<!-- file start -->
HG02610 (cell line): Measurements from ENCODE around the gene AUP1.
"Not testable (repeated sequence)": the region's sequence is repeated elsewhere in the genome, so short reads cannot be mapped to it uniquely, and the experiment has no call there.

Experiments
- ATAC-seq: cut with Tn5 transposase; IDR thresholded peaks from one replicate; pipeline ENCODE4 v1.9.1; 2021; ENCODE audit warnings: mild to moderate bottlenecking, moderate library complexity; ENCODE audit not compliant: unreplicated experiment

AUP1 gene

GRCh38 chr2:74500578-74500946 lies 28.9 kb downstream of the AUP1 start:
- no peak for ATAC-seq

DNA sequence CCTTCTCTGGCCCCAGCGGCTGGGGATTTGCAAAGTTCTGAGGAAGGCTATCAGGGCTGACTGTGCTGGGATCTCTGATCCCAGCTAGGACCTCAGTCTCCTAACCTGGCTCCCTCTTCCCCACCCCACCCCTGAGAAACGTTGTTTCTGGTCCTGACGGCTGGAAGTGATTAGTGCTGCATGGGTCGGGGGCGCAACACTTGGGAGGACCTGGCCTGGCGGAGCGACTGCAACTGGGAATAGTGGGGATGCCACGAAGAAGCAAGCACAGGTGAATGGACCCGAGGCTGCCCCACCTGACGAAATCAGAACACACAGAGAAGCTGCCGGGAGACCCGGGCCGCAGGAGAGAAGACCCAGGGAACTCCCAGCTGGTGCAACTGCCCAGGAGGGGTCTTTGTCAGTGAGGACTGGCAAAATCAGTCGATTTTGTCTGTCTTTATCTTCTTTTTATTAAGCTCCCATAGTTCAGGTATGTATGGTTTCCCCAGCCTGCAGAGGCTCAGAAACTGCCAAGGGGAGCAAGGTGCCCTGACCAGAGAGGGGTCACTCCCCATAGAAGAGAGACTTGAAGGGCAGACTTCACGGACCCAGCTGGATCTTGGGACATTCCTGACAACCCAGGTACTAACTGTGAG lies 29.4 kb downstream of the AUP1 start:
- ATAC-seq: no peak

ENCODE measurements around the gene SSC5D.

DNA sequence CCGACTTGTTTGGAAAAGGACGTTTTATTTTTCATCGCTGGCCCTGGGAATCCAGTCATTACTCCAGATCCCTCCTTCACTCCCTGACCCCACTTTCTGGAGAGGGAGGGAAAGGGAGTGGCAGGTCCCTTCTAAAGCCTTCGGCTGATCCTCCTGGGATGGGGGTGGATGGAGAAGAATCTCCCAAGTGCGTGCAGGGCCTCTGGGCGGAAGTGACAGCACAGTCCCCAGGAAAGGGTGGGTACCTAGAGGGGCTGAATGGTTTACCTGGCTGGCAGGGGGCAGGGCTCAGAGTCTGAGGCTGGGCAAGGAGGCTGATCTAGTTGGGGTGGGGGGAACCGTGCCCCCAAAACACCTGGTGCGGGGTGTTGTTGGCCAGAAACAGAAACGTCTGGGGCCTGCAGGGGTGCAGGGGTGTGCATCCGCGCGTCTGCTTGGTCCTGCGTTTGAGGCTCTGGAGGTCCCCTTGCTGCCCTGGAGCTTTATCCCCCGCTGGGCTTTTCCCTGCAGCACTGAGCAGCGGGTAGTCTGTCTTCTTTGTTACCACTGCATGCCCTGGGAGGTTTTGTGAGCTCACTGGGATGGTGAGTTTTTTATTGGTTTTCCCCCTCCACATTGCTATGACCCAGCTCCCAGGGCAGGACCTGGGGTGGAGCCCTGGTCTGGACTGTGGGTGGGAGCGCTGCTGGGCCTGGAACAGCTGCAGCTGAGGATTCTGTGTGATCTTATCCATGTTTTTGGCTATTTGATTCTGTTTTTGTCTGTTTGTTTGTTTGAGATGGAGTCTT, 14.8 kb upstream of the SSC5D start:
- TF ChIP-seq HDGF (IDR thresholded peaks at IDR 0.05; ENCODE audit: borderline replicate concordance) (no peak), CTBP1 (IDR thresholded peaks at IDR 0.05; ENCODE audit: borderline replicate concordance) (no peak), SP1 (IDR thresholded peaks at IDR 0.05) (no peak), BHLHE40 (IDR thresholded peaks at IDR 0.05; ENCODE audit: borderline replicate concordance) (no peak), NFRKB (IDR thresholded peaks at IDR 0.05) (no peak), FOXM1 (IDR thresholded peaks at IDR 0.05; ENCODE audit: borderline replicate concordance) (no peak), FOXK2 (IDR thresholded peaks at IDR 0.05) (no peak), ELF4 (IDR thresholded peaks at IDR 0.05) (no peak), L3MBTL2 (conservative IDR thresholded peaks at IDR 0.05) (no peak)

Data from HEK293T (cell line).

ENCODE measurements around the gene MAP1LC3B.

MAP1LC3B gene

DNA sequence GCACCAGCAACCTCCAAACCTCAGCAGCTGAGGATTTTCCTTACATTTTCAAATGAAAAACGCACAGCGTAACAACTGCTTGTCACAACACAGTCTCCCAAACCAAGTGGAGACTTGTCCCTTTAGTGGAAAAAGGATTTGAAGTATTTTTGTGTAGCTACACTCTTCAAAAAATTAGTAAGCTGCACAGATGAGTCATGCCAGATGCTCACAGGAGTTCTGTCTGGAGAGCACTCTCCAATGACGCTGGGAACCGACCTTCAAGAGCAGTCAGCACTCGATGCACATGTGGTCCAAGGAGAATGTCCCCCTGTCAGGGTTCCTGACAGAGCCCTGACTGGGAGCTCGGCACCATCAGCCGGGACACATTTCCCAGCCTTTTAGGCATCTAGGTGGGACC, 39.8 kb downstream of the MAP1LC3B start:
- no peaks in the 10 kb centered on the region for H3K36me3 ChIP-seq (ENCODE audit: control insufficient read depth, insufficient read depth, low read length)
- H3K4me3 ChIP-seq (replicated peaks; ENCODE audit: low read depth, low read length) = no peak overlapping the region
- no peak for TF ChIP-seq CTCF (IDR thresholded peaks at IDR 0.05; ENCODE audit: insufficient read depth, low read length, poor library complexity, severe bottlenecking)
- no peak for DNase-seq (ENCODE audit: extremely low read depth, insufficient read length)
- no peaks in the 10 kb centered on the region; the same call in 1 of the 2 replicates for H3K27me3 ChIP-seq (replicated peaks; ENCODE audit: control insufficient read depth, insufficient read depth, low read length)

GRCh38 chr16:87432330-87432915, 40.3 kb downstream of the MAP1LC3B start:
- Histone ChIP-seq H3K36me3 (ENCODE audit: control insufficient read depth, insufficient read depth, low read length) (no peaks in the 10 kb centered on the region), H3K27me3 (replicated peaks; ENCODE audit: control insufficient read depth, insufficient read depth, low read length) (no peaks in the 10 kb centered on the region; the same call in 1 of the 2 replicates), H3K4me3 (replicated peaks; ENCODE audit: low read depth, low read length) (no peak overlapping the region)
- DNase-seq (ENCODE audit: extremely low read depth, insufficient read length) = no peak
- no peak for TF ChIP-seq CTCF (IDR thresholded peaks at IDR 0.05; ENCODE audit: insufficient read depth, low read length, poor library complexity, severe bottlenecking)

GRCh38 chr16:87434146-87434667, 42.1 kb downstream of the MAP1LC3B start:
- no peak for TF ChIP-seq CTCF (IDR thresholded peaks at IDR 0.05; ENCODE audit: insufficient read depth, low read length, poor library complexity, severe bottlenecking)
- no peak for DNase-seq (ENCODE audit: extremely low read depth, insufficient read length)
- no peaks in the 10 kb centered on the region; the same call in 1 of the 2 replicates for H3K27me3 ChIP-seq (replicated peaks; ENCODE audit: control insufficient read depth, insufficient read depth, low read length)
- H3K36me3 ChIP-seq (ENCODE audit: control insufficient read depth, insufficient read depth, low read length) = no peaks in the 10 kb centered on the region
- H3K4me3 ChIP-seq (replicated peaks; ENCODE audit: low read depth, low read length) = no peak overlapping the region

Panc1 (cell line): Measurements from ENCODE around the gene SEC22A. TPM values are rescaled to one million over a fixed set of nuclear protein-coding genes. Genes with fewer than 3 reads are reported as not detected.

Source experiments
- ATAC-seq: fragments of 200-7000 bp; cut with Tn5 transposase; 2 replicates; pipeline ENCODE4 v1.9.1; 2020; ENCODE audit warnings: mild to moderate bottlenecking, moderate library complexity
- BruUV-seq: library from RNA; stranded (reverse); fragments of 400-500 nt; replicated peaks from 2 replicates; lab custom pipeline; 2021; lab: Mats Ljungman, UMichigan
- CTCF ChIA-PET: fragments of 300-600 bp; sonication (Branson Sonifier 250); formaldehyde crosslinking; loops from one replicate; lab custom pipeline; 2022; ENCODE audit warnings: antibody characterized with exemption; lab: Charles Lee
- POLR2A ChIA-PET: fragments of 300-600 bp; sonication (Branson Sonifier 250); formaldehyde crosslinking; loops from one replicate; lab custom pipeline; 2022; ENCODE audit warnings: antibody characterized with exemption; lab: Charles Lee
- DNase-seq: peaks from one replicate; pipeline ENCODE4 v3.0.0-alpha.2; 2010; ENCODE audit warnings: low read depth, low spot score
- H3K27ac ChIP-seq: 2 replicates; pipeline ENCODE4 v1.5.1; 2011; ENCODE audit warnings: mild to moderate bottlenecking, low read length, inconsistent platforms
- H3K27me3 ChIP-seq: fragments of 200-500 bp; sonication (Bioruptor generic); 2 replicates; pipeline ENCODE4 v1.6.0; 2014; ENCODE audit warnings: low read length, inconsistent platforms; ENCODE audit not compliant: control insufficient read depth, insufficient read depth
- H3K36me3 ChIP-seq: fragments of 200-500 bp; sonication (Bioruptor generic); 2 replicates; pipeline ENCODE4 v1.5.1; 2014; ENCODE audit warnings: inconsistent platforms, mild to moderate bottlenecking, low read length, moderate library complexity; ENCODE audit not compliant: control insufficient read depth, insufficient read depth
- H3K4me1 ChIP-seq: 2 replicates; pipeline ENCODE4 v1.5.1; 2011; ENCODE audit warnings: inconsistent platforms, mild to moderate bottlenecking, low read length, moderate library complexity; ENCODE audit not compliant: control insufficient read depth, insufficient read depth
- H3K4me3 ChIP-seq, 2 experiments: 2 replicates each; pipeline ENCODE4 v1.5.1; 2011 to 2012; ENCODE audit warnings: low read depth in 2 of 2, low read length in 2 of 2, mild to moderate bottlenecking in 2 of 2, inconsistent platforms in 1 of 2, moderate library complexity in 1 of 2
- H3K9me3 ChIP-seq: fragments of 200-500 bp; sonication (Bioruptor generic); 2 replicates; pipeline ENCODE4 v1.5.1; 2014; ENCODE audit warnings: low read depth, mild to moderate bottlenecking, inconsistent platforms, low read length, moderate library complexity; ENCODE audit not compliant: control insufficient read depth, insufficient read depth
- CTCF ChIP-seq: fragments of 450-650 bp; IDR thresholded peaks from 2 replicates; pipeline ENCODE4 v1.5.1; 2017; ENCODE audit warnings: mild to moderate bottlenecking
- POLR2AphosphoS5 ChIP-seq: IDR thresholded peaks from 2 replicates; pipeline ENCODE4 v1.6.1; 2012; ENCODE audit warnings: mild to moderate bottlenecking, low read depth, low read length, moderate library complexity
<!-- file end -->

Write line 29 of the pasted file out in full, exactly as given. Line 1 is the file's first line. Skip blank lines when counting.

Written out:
- no peaks in the 10 kb centered on the region; the same call in 1 of the 2 replicates for H3K27me3 ChIP-seq (replicated peaks; ENCODE audit: control insufficient read depth, insufficient read depth, low read length)